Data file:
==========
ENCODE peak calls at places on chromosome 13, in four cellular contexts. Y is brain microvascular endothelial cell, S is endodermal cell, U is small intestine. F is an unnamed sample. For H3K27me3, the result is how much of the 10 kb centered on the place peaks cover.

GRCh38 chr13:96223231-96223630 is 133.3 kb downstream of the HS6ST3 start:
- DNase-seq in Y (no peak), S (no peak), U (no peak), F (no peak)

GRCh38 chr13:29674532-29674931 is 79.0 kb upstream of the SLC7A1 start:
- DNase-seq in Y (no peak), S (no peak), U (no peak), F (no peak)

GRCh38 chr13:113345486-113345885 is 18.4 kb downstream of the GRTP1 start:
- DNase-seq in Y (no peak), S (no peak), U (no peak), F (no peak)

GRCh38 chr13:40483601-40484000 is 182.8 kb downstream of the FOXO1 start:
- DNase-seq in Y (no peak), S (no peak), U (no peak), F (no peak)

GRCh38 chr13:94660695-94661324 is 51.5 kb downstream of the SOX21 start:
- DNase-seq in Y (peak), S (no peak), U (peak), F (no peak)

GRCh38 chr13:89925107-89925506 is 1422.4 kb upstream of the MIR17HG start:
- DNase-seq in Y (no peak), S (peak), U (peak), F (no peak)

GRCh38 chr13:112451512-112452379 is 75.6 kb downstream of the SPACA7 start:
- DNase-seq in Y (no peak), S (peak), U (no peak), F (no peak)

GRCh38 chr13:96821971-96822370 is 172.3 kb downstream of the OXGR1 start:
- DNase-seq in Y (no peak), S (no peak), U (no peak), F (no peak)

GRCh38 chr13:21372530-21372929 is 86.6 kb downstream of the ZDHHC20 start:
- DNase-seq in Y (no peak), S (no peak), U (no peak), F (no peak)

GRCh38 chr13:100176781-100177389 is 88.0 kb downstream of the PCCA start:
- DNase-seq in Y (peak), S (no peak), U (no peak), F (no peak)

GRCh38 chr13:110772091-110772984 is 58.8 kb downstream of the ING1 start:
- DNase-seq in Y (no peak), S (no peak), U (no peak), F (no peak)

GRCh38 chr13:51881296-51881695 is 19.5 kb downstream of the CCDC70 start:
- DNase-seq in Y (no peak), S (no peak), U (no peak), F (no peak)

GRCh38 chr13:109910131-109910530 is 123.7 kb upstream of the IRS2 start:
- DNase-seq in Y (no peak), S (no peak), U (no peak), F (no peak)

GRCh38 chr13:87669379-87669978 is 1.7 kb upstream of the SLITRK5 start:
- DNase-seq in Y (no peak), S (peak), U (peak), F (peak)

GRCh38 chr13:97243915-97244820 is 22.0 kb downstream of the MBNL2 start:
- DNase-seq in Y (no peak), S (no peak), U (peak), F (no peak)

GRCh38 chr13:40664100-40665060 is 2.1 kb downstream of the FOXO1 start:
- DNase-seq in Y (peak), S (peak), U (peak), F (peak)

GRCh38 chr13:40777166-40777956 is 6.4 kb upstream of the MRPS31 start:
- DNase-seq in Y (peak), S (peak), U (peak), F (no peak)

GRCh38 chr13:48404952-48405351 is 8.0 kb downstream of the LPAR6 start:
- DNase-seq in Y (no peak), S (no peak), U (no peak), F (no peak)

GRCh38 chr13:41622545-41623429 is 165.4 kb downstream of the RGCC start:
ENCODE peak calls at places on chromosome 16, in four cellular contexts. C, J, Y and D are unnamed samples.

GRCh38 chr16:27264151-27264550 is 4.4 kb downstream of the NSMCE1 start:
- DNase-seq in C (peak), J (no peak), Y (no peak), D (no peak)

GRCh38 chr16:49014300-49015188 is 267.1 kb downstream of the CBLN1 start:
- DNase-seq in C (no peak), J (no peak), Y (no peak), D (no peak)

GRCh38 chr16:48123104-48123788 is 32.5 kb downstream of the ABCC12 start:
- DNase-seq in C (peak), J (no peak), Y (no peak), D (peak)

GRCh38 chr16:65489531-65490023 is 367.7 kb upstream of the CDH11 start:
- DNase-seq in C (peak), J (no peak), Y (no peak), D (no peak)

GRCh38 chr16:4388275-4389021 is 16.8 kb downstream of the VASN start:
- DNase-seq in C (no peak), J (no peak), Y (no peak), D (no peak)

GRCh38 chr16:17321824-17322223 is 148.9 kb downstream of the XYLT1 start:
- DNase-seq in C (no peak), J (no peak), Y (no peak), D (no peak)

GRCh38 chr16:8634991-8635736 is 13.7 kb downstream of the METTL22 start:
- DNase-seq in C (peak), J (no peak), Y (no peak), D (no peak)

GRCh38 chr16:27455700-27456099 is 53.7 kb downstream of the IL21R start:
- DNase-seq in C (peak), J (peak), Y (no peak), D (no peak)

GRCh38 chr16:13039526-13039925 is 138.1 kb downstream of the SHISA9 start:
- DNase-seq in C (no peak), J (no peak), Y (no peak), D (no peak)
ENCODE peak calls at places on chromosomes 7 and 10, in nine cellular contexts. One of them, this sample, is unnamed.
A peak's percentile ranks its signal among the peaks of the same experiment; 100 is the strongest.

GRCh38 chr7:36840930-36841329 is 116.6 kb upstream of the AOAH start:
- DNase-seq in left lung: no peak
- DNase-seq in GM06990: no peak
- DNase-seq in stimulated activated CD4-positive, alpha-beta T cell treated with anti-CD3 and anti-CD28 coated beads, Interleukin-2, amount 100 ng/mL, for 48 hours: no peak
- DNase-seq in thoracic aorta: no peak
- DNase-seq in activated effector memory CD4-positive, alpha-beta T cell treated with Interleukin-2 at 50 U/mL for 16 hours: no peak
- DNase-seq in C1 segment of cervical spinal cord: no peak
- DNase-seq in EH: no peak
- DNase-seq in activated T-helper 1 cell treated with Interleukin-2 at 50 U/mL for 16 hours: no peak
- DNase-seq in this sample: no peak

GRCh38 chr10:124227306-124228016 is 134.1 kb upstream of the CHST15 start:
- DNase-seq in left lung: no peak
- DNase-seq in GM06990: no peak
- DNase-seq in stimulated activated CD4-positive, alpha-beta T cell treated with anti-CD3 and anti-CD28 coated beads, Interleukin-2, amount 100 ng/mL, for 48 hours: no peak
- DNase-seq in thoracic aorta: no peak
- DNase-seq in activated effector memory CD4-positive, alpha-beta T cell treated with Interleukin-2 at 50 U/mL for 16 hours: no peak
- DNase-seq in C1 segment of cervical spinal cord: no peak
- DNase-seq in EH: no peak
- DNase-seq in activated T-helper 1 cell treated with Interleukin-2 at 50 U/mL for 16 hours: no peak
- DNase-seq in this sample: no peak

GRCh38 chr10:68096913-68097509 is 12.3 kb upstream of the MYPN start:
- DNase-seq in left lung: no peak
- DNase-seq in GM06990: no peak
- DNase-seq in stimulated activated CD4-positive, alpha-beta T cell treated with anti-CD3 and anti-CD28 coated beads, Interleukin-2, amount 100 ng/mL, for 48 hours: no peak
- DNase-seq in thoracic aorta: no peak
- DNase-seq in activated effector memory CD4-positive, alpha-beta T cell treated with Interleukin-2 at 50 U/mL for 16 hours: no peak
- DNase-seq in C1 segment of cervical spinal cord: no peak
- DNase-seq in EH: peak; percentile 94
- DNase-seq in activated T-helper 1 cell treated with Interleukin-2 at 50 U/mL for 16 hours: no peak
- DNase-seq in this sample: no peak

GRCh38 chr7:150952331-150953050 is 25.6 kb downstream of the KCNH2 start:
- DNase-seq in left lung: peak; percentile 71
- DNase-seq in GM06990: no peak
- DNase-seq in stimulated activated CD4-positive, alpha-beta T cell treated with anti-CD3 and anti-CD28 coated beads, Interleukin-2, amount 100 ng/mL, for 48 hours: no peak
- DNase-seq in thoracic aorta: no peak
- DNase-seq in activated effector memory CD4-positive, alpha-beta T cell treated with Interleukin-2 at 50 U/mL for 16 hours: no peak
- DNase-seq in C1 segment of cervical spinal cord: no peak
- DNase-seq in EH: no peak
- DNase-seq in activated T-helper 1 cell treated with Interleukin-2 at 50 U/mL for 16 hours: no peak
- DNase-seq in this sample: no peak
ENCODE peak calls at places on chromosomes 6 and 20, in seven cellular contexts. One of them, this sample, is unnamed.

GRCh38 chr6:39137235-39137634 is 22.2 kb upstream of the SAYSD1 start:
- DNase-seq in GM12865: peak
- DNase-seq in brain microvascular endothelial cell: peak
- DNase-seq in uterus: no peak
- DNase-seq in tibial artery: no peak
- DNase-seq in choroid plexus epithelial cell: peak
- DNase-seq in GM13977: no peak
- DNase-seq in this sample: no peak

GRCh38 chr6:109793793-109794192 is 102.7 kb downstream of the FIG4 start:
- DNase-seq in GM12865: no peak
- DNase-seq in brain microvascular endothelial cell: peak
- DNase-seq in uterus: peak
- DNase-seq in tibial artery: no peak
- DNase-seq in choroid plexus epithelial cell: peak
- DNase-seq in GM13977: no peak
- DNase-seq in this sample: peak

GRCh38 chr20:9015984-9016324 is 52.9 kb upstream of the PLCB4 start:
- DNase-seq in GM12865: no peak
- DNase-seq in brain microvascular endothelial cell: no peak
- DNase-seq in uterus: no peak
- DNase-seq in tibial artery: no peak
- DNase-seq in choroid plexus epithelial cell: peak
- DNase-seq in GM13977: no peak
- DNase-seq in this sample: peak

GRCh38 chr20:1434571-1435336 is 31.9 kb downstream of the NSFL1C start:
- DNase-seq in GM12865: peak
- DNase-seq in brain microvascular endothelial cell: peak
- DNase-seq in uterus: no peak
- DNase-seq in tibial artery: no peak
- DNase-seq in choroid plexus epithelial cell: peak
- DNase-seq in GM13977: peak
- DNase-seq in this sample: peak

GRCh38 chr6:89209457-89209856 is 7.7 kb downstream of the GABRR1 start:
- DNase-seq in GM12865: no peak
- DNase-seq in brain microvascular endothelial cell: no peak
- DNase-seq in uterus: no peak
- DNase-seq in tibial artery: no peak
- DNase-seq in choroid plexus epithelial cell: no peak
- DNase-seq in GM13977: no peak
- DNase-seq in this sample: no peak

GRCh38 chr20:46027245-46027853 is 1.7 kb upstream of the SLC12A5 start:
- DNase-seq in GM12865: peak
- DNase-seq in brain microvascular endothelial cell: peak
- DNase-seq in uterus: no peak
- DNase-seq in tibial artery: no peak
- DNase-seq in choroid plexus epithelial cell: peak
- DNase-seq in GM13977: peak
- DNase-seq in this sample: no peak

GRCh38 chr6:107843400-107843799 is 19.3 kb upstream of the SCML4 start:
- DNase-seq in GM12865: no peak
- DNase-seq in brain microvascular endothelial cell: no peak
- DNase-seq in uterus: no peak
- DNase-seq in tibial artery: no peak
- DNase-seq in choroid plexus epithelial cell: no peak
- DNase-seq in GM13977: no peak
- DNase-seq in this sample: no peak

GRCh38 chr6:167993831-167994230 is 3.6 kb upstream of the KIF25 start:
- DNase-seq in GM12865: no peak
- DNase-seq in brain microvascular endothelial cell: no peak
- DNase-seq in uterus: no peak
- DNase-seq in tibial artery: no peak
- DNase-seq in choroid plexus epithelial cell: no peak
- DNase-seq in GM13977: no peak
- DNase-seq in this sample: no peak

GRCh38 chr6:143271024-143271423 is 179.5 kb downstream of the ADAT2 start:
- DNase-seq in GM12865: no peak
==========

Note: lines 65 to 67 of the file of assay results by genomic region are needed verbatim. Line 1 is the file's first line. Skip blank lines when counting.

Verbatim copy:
- DNase-seq in activated effector memory CD4-positive, alpha-beta T cell treated with Interleukin-2 at 50 U/mL for 16 hours: no peak
- DNase-seq in C1 segment of cervical spinal cord: no peak
- DNase-seq in EH: no peak